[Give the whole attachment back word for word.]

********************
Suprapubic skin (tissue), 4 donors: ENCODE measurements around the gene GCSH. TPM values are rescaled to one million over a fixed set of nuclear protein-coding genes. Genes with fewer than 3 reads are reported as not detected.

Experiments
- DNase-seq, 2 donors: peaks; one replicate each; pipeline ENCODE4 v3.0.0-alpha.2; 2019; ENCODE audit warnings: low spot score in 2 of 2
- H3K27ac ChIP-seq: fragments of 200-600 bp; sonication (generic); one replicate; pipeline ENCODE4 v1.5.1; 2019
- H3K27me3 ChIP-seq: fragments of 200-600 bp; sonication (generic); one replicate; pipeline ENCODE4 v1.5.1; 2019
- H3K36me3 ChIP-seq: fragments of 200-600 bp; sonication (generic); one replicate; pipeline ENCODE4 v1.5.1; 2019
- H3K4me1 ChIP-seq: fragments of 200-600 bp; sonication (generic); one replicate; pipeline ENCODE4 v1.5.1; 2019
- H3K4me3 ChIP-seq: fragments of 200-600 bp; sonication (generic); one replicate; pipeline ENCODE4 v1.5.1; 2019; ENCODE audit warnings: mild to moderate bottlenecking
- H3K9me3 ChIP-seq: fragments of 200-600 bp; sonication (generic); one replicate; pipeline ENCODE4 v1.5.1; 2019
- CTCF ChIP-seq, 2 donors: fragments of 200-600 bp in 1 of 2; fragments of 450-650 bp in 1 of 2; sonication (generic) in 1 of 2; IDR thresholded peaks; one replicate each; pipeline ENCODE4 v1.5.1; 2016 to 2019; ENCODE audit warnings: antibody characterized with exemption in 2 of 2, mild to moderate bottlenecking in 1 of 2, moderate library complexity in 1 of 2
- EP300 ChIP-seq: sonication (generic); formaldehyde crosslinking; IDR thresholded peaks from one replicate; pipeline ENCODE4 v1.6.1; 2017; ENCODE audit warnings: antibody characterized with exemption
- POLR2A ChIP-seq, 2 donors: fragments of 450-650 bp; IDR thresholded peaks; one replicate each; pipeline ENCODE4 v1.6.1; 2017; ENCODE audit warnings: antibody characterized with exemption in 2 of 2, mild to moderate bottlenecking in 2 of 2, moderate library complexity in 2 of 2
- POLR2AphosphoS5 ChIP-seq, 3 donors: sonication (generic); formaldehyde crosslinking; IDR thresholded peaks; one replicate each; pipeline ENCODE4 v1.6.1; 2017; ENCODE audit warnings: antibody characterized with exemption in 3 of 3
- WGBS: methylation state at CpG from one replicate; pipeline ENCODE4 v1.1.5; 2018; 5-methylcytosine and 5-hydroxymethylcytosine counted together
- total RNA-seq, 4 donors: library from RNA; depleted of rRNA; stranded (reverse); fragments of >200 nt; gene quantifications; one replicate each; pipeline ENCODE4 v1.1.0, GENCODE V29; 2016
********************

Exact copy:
Suprapubic skin (tissue), 4 donors: ENCODE measurements around the gene GCSH. TPM values are rescaled to one million over a fixed set of nuclear protein-coding genes. Genes with fewer than 3 reads are reported as not detected.

Experiments
- DNase-seq, 2 donors: peaks; one replicate each; pipeline ENCODE4 v3.0.0-alpha.2; 2019; ENCODE audit warnings: low spot score in 2 of 2
- H3K27ac ChIP-seq: fragments of 200-600 bp; sonication (generic); one replicate; pipeline ENCODE4 v1.5.1; 2019
- H3K27me3 ChIP-seq: fragments of 200-600 bp; sonication (generic); one replicate; pipeline ENCODE4 v1.5.1; 2019
- H3K36me3 ChIP-seq: fragments of 200-600 bp; sonication (generic); one replicate; pipeline ENCODE4 v1.5.1; 2019
- H3K4me1 ChIP-seq: fragments of 200-600 bp; sonication (generic); one replicate; pipeline ENCODE4 v1.5.1; 2019
- H3K4me3 ChIP-seq: fragments of 200-600 bp; sonication (generic); one replicate; pipeline ENCODE4 v1.5.1; 2019; ENCODE audit warnings: mild to moderate bottlenecking
- H3K9me3 ChIP-seq: fragments of 200-600 bp; sonication (generic); one replicate; pipeline ENCODE4 v1.5.1; 2019
- CTCF ChIP-seq, 2 donors: fragments of 200-600 bp in 1 of 2; fragments of 450-650 bp in 1 of 2; sonication (generic) in 1 of 2; IDR thresholded peaks; one replicate each; pipeline ENCODE4 v1.5.1; 2016 to 2019; ENCODE audit warnings: antibody characterized with exemption in 2 of 2, mild to moderate bottlenecking in 1 of 2, moderate library complexity in 1 of 2
- EP300 ChIP-seq: sonication (generic); formaldehyde crosslinking; IDR thresholded peaks from one replicate; pipeline ENCODE4 v1.6.1; 2017; ENCODE audit warnings: antibody characterized with exemption
- POLR2A ChIP-seq, 2 donors: fragments of 450-650 bp; IDR thresholded peaks; one replicate each; pipeline ENCODE4 v1.6.1; 2017; ENCODE audit warnings: antibody characterized with exemption in 2 of 2, mild to moderate bottlenecking in 2 of 2, moderate library complexity in 2 of 2
- POLR2AphosphoS5 ChIP-seq, 3 donors: sonication (generic); formaldehyde crosslinking; IDR thresholded peaks; one replicate each; pipeline ENCODE4 v1.6.1; 2017; ENCODE audit warnings: antibody characterized with exemption in 3 of 3
- WGBS: methylation state at CpG from one replicate; pipeline ENCODE4 v1.1.5; 2018; 5-methylcytosine and 5-hydroxymethylcytosine counted together
- total RNA-seq, 4 donors: library from RNA; depleted of rRNA; stranded (reverse); fragments of >200 nt; gene quantifications; one replicate each; pipeline ENCODE4 v1.1.0, GENCODE V29; 2016